Many dietitians work on the premise that eating is strictly a behavioral issue. While what we choose to eat, when we eat, and even how much we eat are largely determined by our culture, ethnic background, religion, and individual experiences, we now know that the delicate interplay of genes plays just as important a role as environmental factors. As new research emerges, dietitians are primed to be on the cutting edge in this field. “Who better to evaluate how your genes affect nutrition than a dietitian?” asks Ruth DeBusk, PhD, RD, a private practice dietitian in Tallahassee, Fla., and coauthor of It’s Not Just Your Genes! “Genetics is something we all should know about.” In the not-too-distant future, DeBusk and others like her believe evaluating gene profiles will become standard practice among dietitians; simply another tool in the arsenal of nutrition strategies used to help patients.

Tasteful Research
Getting up to speed in genetics—a field dietitians generally know little about—takes time and energy, particularly since there have been so many recent advances. In 2006, scientists at the Monell Chemical Center in Philadelphia discovered that the bitter taste gene receptor hTAS2R38 detects glucosinolates, a class of bitter compounds naturally found in some fruits and vegetables, especially cruciferous varieties such as broccoli, watercress, kale, bok choy, and turnips.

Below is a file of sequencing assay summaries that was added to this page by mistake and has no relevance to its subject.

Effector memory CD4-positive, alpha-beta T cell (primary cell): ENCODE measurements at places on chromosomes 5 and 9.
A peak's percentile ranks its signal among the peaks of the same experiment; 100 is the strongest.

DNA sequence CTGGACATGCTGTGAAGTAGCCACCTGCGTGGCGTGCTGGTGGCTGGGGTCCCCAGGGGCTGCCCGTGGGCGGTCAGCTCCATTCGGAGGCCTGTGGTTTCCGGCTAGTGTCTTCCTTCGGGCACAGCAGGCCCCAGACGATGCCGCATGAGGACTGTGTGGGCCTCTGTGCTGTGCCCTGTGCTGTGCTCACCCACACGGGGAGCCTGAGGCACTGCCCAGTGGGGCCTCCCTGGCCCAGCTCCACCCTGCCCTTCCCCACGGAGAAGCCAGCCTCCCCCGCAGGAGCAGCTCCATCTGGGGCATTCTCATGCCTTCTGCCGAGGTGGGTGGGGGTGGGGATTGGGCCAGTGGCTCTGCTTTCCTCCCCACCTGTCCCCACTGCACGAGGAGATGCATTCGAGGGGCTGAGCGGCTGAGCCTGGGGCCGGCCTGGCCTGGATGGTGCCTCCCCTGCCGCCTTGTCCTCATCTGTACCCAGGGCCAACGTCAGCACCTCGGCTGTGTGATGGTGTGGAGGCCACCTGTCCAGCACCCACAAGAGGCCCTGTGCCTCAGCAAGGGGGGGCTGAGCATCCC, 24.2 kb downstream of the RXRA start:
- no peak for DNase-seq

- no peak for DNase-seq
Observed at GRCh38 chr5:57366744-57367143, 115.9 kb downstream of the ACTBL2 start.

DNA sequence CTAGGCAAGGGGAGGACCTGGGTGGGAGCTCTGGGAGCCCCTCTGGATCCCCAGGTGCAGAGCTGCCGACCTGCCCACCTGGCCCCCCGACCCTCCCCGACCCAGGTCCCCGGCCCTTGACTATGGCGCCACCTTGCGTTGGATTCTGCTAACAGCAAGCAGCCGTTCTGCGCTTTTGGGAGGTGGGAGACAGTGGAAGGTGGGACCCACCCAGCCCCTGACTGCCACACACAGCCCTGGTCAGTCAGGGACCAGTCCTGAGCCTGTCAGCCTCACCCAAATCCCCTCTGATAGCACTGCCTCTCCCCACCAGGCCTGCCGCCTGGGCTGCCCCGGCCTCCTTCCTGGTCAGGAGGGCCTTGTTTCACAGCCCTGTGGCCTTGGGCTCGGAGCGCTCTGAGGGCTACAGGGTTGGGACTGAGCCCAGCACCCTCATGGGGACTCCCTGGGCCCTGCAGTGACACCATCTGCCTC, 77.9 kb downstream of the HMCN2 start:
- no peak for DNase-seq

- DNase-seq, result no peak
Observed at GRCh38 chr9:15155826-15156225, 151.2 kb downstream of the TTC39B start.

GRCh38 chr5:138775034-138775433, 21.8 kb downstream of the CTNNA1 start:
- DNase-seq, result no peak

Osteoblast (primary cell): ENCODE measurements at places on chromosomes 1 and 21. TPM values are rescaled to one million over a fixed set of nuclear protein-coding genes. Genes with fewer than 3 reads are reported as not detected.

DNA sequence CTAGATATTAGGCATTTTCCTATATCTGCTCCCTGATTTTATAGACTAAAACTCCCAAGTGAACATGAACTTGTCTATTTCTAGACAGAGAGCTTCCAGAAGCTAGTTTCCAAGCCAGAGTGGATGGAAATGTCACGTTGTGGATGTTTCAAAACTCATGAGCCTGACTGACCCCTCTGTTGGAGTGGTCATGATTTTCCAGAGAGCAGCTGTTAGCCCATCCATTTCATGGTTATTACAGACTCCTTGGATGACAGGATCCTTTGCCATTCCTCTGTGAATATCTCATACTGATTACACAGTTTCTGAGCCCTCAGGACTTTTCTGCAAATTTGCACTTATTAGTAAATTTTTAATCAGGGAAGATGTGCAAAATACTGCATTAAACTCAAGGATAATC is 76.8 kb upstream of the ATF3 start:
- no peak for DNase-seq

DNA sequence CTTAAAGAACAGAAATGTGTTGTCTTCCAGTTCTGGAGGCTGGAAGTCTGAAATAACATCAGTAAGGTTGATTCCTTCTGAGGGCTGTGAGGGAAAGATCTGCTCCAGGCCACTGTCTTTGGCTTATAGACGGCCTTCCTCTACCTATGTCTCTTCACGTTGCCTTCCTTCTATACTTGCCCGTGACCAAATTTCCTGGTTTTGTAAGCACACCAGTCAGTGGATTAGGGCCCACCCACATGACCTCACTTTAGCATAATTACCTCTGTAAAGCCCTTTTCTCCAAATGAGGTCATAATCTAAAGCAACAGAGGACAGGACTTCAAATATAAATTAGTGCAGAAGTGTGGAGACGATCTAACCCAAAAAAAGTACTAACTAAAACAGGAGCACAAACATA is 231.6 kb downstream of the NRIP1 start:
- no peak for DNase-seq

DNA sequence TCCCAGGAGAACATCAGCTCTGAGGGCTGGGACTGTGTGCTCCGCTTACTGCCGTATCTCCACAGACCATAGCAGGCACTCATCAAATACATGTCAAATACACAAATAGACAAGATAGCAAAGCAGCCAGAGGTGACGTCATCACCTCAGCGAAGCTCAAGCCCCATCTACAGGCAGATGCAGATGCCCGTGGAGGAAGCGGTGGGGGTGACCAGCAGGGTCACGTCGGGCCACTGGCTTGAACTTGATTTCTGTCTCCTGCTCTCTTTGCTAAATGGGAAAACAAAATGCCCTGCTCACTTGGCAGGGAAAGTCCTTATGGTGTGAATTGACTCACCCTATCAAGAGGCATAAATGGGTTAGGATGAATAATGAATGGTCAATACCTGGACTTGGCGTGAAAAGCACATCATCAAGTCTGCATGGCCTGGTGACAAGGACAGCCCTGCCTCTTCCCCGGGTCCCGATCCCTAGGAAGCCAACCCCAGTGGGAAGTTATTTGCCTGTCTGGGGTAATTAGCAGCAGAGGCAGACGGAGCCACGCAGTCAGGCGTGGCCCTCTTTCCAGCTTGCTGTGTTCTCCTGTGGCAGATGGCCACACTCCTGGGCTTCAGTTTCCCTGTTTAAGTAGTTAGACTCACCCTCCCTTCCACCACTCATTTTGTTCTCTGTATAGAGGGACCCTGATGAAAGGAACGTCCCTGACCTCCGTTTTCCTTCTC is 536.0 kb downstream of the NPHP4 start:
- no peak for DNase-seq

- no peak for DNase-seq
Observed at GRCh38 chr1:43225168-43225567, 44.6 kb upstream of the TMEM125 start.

The study tested bitterness ratings of these vegetables in 35 healthy adults expressing the three genotypes of hTAS2R38: PAV/PAV, PAV/AVI, and AVI/AVI (labeled after the three variable amino acids).5 Generally, people with PAV/PAV are considered supertasters, extremely sensitive to bitter tastes in foods such as coffee, tea, grapefruit juice, and vegetables and in man-made compounds such as PTC and 6-n-propylthiouracil (PROP), primarily used in research. People with PAV from one parent and AVI from another are intermediate or medium tasters, meaning they can taste bitter but not as intensely as the supertasters. Because they can taste some bitter, they are usually lumped together with supertasters in most studies. Finally, there are AVI/AVI, or nontasters, who are insensitive to bitter. To them, a PROP-saturated litmus paper tastes like paper.6